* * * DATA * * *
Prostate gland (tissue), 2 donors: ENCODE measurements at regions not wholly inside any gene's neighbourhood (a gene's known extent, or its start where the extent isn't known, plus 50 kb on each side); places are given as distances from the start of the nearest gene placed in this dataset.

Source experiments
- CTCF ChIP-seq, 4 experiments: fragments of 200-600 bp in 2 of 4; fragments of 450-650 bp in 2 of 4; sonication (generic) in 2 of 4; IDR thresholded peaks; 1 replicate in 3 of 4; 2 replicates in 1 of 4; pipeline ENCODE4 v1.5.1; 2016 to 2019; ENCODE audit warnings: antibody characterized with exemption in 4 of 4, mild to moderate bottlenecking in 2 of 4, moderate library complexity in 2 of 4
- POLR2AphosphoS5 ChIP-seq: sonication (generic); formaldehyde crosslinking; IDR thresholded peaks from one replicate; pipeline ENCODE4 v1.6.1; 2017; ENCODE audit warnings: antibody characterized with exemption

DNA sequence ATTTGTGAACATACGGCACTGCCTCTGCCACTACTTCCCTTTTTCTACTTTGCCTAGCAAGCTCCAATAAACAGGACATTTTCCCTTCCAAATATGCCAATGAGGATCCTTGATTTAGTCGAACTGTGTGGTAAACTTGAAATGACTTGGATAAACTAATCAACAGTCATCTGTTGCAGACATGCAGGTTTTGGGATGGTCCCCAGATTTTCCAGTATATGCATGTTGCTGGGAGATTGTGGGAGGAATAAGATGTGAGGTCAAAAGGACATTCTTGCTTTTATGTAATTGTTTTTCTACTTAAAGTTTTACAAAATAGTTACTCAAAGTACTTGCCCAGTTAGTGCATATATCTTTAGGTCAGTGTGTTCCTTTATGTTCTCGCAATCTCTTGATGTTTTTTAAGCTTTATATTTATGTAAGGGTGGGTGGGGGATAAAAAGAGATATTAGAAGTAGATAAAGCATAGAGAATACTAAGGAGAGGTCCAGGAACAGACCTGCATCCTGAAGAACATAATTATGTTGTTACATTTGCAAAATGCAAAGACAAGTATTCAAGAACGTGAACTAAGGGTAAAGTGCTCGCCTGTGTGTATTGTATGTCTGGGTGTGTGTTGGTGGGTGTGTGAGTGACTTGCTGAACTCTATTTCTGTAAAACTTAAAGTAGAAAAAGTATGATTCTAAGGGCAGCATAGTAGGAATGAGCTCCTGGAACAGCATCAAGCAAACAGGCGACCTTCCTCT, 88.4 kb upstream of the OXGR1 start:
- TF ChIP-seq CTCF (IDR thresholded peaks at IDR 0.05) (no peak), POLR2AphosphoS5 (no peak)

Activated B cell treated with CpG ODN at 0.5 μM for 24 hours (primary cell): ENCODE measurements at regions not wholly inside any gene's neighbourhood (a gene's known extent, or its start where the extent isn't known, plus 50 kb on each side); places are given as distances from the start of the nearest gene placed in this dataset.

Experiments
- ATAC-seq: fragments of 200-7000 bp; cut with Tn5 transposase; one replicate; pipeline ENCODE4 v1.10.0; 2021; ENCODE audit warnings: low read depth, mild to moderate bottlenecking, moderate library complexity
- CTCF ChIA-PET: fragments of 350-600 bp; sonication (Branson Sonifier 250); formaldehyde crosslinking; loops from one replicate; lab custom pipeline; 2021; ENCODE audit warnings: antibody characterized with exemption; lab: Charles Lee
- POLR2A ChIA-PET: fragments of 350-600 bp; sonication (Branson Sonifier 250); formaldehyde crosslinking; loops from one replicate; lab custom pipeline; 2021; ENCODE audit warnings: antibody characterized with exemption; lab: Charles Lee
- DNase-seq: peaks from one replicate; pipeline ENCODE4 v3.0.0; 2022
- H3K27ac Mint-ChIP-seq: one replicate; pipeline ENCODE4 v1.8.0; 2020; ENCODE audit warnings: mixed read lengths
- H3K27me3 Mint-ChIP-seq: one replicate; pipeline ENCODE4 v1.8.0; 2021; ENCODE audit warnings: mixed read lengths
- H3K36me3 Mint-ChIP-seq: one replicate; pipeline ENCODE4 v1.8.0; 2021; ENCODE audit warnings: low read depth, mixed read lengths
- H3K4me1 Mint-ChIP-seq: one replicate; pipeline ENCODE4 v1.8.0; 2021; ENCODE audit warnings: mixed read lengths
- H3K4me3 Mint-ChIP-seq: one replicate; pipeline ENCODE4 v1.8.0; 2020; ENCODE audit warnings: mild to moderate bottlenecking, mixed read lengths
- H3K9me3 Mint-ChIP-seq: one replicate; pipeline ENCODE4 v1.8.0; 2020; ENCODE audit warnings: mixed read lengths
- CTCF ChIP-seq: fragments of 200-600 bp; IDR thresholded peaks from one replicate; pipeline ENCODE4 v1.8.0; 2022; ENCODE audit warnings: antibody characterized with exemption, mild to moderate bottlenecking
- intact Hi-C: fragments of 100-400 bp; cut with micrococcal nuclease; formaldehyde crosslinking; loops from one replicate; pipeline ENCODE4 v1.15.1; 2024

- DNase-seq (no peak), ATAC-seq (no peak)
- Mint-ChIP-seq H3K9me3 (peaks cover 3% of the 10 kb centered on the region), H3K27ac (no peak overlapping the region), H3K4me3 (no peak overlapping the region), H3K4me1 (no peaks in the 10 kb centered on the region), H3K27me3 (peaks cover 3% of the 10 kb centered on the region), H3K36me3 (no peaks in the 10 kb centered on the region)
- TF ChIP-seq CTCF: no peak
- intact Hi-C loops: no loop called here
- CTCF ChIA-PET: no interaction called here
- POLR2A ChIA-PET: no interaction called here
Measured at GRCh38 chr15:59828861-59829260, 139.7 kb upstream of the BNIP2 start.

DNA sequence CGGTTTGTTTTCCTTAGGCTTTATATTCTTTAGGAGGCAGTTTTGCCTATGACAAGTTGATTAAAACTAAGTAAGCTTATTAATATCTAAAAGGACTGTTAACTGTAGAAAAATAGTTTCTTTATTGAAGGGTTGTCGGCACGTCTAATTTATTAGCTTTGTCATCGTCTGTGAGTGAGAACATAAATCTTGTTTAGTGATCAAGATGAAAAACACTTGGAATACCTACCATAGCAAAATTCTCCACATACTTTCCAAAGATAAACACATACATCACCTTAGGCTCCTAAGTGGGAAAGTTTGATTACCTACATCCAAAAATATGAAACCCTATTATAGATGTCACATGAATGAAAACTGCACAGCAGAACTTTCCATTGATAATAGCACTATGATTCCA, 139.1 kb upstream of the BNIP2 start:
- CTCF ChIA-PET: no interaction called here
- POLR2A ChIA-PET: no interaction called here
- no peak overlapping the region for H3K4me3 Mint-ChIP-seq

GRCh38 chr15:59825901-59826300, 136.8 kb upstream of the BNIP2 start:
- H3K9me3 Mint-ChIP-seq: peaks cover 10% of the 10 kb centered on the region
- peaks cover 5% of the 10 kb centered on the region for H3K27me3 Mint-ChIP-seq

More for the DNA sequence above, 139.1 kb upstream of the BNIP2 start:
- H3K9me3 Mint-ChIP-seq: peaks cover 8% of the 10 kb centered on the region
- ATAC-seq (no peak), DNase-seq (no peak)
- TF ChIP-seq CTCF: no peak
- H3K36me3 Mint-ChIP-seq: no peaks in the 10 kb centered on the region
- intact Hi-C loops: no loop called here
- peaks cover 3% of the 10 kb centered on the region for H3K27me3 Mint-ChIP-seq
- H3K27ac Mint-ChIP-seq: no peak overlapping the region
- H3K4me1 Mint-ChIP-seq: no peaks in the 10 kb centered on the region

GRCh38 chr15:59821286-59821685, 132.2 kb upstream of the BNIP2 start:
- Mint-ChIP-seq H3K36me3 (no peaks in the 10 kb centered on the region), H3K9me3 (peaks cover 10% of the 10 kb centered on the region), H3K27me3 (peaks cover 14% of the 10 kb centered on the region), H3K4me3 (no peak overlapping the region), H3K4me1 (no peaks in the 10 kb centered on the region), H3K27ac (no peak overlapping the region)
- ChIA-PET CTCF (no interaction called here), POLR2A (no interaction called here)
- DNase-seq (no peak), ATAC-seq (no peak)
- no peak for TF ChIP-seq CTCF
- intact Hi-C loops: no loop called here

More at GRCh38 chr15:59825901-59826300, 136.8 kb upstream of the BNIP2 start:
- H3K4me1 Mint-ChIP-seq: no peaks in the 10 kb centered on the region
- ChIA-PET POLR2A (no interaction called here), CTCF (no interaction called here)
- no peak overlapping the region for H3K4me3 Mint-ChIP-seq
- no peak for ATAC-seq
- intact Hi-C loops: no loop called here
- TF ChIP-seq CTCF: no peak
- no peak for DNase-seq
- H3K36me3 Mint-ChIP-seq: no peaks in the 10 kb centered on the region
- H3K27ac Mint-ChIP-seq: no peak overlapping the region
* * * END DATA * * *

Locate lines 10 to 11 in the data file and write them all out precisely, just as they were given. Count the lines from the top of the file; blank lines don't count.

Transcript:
- CTCF ChIA-PET: fragments of 350-600 bp; sonication (Branson Sonifier 250); formaldehyde crosslinking; loops from one replicate; lab custom pipeline; 2021; ENCODE audit warnings: antibody characterized with exemption; lab: Charles Lee
- POLR2A ChIA-PET: fragments of 350-600 bp; sonication (Branson Sonifier 250); formaldehyde crosslinking; loops from one replicate; lab custom pipeline; 2021; ENCODE audit warnings: antibody characterized with exemption; lab: Charles Lee